Therein lies the genius of Modern Warfare. With no opportunity to deviate from your assigned loadout, it pushes you to move out of your comfort zone and embrace the chaos laid at your feet. Because while the goal in Gunfight is simple enough – the first team to win five rounds secures a victory – you have to do it with nothing but the weapons you spawn in with and the team-mate by your side. The maps themselves are easy to learn, these tightly wound spaces that are impossibly well designed and balanced. The key to success is in finding your way around the loadout that has been thrust upon you as quickly as possible – in seconds, really, a death comes for all quickly in Modern Warfare's Gunfight mode. 

(Image credit: Activision)

Not only is Gunfight fantastic for pushing players to be adaptive and reactive, but it's also a really smart way to highlight everything that Infinity Ward is doing under the hood this year. You really appreciate the animation of the weapons when you're aware that you could only be alive for a matter of seconds. The weight of the movement and the nuance in control is immediately apparent, as too is the wider focus on considered shot-taking rather than a spray-pray-and-sprint mentality that has dogged recent instalments to the franchise. Perhaps this should go without saying, but Modern Warfare also happens to be an absolute stunner – its detail is crisp and its level design expressive, everything you'd hope to see from the most ambitious Call of Duty game to arrive in years.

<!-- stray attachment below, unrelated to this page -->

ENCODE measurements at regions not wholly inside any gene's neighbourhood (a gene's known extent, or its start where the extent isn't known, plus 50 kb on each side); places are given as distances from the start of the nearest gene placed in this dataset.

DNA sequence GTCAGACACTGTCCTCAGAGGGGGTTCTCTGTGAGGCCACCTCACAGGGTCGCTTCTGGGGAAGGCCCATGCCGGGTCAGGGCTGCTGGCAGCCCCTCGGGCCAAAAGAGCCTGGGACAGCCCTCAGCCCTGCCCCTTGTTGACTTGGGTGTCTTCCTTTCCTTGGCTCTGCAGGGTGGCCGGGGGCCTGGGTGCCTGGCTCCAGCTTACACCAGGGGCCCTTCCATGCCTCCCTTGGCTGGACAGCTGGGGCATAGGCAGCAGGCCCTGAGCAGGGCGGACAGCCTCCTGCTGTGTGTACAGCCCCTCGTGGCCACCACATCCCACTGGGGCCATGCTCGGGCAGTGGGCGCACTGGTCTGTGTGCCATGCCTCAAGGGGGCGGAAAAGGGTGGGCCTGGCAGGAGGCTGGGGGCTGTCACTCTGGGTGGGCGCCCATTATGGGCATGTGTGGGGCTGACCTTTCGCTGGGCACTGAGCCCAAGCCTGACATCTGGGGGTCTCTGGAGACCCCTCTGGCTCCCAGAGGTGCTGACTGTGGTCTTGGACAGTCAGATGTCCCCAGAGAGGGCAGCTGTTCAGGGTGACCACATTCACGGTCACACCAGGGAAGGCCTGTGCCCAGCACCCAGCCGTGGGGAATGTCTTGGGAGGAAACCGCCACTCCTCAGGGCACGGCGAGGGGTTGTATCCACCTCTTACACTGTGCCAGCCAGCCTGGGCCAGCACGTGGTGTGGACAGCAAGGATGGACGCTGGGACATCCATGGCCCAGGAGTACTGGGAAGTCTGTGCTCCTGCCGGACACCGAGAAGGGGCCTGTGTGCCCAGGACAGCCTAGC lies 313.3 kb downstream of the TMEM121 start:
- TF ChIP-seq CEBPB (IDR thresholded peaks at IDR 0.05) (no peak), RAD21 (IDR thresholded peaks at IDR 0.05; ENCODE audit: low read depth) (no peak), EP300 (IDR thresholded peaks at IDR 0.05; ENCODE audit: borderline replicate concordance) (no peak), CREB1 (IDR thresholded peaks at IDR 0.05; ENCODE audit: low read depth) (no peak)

Call of Duty: Modern Warfare might be a spiritual reimagining of a decade-old classic, but in Gunfight it proves that there's still plenty of life in the franchise yet. Infinity Ward is taking some risks with the game this time out and, while that may well worry some of you it is worth remembering this: Infinity Ward did exactly the same back in 2007, when it reinvented the FPS with Call of Duty 4: Modern Warfare. Embrace it, because, for Call of Duty, there is no going back now. 

Call of Duty: Modern Warfare is hitting PS4, Xbox One and PC – complete with crossplay – on October 25, 2019.

Josh West
UK Managing Editor, GamesRadar+

Josh West is the UK Managing Editor of GamesRadar+. He has over 10 years experience in online and print journalism, and holds a BA (Hons) in Journalism and Feature Writing. Prior to starting his current position, Josh has served as GR+'s Features Editor and Deputy Editor of games™ magazine, and has freelanced for numerous publications including 3D Artist, Edge magazine, iCreate, Metal Hammer, Play, Retro Gamer, and SFX. Additionally, he has appeared on the BBC and ITV to provide expert comment, written for Scholastic books, edited a book for Hachette, and worked as the Assistant Producer of the Future Games Show. In his spare time, Josh likes to play bass guitar and video games. Years ago, he was in a few movies and TV shows that you've definitely seen but will never be able to spot him in.